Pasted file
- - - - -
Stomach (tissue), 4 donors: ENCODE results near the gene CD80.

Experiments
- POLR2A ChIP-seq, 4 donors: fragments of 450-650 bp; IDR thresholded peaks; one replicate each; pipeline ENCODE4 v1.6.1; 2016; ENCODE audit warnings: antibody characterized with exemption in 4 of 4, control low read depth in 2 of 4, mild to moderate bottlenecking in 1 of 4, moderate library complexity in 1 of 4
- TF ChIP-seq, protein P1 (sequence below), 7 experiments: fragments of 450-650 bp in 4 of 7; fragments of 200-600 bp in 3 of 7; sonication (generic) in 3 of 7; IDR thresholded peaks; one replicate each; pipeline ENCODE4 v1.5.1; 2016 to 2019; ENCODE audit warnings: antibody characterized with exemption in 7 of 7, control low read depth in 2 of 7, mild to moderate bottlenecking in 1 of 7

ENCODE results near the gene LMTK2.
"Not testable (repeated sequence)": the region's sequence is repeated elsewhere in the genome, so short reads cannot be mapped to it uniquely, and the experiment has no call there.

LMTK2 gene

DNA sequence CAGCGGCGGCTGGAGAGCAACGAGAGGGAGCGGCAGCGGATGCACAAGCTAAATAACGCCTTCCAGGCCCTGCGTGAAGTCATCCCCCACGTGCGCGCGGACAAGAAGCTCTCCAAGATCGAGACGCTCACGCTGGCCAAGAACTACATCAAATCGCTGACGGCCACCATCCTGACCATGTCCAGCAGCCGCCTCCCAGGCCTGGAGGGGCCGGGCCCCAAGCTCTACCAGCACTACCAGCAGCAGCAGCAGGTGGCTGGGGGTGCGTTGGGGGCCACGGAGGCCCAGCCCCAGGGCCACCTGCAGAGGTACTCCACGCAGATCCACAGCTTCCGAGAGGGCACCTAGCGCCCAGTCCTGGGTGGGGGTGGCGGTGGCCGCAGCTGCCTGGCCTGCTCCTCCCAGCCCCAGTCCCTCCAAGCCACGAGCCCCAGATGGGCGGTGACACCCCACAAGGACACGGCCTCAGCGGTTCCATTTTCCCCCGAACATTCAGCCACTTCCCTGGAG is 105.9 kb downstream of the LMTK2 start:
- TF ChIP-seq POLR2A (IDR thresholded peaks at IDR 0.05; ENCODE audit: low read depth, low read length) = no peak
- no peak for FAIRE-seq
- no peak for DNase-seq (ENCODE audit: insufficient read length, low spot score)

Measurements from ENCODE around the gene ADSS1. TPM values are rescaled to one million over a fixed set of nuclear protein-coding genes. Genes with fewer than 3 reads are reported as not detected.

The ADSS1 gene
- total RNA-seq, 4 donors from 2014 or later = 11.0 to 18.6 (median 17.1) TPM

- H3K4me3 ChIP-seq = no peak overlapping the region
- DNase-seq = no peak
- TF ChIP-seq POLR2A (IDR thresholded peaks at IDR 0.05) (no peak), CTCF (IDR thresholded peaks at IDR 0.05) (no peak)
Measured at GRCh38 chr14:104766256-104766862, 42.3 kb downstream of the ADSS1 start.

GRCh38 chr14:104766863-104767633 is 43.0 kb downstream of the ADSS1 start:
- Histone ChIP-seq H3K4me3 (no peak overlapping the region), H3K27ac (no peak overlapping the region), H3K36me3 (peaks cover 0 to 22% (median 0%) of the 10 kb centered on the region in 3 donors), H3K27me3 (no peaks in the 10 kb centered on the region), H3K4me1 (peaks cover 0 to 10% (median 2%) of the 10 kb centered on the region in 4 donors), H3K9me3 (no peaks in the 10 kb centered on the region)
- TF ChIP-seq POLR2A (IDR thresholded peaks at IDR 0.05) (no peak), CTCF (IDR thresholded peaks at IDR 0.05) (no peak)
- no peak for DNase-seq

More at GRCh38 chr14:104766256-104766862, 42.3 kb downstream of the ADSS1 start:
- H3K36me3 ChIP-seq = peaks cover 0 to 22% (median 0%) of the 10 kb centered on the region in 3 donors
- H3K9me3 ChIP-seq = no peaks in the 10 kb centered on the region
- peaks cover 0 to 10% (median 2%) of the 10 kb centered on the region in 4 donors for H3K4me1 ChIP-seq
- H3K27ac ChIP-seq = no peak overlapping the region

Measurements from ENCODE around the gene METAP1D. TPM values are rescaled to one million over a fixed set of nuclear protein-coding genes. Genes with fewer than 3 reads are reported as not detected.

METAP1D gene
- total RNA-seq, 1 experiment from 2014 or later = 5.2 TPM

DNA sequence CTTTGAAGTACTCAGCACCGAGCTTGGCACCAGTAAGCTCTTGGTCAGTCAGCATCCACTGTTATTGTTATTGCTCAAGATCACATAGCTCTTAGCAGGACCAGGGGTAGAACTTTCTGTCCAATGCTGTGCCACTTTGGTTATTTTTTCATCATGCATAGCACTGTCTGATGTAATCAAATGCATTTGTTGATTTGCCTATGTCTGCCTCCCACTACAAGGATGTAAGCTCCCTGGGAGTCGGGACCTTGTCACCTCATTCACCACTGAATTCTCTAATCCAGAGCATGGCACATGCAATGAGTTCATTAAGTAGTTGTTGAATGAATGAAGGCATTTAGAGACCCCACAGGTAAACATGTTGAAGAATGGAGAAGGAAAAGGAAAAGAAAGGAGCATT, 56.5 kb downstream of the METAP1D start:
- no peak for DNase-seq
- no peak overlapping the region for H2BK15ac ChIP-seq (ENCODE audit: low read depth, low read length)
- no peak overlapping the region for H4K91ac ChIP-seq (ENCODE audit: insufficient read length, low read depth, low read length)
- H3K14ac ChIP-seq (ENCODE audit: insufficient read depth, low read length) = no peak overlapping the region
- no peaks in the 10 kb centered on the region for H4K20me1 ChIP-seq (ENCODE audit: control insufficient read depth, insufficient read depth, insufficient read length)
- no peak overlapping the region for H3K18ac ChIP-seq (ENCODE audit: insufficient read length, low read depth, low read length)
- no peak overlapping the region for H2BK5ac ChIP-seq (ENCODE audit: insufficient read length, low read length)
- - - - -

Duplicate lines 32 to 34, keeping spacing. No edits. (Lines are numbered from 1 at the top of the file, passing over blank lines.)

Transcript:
- no peak for DNase-seq
- no peak overlapping the region for H2BK15ac ChIP-seq (ENCODE audit: low read depth, low read length)
- no peak overlapping the region for H4K91ac ChIP-seq (ENCODE audit: insufficient read length, low read depth, low read length)